Much thanks to Paul Conrad over at Clone Chonicles, who graciously answered a few questions with DTN. I've also answered some questions with Paul and when I get the link, I'll post a FanShot or update this post. Thanks again to Paul for the time and the insight. [Note by Seth C, 09/30/10 12:06 PM CDT ] UPDATE: Check out my answers to Paul's questions on Clone Chronicles.
I've been very much impressed with your head coach and I tend to think that he's the right person for the job in Ames, but generally speaking, how does the fanbase feel about Iowa St.'s head coach Paul Rhoads and are fans willing to stick with him for the foreseeable future?
I can honestly say that I believe Paul Rhoads was the best coaching hire possible by Jamie Pollard, the ISU Athletic Director. I don't say he's the best coach in college football by any stretch of the imagination, but he IS a man that believes in Iowa State, grew up ten miles from Jack Trice Stadium, has a father who's respected on a state-wide level as a high school football coach, and genuinely loves Iowa and Iowans. What this tells me is that he's willing to stay for the long haul, to reform the program in his image and won't bolt for a better school at the first opportunity. I think the fan base in general is basking in the hope, promise and pride that Coach Rhoads brings to the program. Everyone was buzzing with the "name" hire of Gene Chizik and we all know how that worked out. I also know that Coach Rhoads respects and is respected by Coach Tuberville of Texas Tech. I don't think there's any "inside gameplans" for the upcoming game, but I do know that it will add some extra spice to the game. To answer your last question, I expect the ISU fan base will stick by Paul Rhoads through at least two losing seasons before getting in an uproar. He's given us a taste of winning, though, and we expect him to continue to do so. I think he will, as he's been extraordinary in recruiting since walking in the door two December's ago. I've been impressed with the breadth of his recruiting, the 2010 recruiting class for Iowa State had players from Texas, Southern California, and Florida, in addition to local recruits. They may not have been the best players out there, but that we're getting traction in such places gives me a lot of hope for the future.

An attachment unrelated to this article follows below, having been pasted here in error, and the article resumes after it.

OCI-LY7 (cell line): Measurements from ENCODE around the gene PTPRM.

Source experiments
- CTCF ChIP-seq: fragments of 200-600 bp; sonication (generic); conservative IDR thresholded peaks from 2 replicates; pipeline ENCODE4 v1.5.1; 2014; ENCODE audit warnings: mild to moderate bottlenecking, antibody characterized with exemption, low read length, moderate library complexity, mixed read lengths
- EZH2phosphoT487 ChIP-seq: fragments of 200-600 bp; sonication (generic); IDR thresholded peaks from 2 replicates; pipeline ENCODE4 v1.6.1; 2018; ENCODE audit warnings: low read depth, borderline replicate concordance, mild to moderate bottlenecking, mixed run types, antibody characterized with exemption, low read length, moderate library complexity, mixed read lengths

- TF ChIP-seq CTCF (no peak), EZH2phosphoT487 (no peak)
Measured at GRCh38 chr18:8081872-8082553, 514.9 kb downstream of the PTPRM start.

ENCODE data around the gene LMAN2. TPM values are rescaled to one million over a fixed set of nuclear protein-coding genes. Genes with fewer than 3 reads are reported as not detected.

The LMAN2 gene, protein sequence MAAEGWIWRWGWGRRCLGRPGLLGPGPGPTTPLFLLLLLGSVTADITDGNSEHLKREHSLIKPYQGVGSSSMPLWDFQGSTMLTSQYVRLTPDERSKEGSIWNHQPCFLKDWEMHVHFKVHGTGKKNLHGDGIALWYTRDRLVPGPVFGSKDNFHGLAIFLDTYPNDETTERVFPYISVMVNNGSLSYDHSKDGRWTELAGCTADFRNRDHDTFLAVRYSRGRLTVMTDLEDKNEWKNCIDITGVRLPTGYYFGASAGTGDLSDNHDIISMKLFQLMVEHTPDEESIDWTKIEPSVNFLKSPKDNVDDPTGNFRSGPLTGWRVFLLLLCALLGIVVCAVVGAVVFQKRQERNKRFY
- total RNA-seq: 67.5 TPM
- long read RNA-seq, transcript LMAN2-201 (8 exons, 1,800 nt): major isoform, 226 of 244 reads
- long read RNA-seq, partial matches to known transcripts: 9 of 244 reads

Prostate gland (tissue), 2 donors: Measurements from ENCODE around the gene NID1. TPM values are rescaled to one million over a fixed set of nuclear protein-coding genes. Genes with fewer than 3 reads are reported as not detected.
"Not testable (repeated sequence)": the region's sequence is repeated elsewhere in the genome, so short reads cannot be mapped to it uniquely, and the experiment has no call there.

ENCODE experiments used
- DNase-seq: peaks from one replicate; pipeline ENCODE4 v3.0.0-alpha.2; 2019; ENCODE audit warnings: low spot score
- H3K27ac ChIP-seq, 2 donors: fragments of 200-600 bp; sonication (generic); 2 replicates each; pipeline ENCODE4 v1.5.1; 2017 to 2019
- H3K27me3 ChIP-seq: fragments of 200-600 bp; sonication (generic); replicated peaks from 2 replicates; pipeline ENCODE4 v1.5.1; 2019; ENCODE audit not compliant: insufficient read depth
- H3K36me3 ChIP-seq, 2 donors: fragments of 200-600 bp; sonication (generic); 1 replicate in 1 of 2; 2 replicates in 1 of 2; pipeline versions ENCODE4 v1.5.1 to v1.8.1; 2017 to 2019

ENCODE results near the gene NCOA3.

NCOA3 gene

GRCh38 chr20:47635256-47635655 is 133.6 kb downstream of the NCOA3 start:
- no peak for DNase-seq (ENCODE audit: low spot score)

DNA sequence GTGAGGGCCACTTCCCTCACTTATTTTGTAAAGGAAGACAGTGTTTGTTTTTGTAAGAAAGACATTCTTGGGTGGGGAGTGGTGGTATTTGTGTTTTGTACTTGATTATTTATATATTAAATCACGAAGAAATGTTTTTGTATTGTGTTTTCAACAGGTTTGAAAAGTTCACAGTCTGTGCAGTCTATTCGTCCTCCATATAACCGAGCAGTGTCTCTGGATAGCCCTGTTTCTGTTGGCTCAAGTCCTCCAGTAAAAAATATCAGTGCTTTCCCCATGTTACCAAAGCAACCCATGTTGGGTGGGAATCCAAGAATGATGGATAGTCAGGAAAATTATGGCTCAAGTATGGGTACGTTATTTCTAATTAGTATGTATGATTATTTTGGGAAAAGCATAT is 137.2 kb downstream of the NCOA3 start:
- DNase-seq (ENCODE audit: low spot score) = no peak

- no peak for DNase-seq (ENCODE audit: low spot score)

Art of Polls - BlogPoll
|TUESDAY||What We Think We Know|
|WEDNESDAY||Keys to the Game|
|THURSDAY||Q&A with Clone Chronicles
Offensively, talk about what we can expect and a couple of players that Texas Tech fans should watch.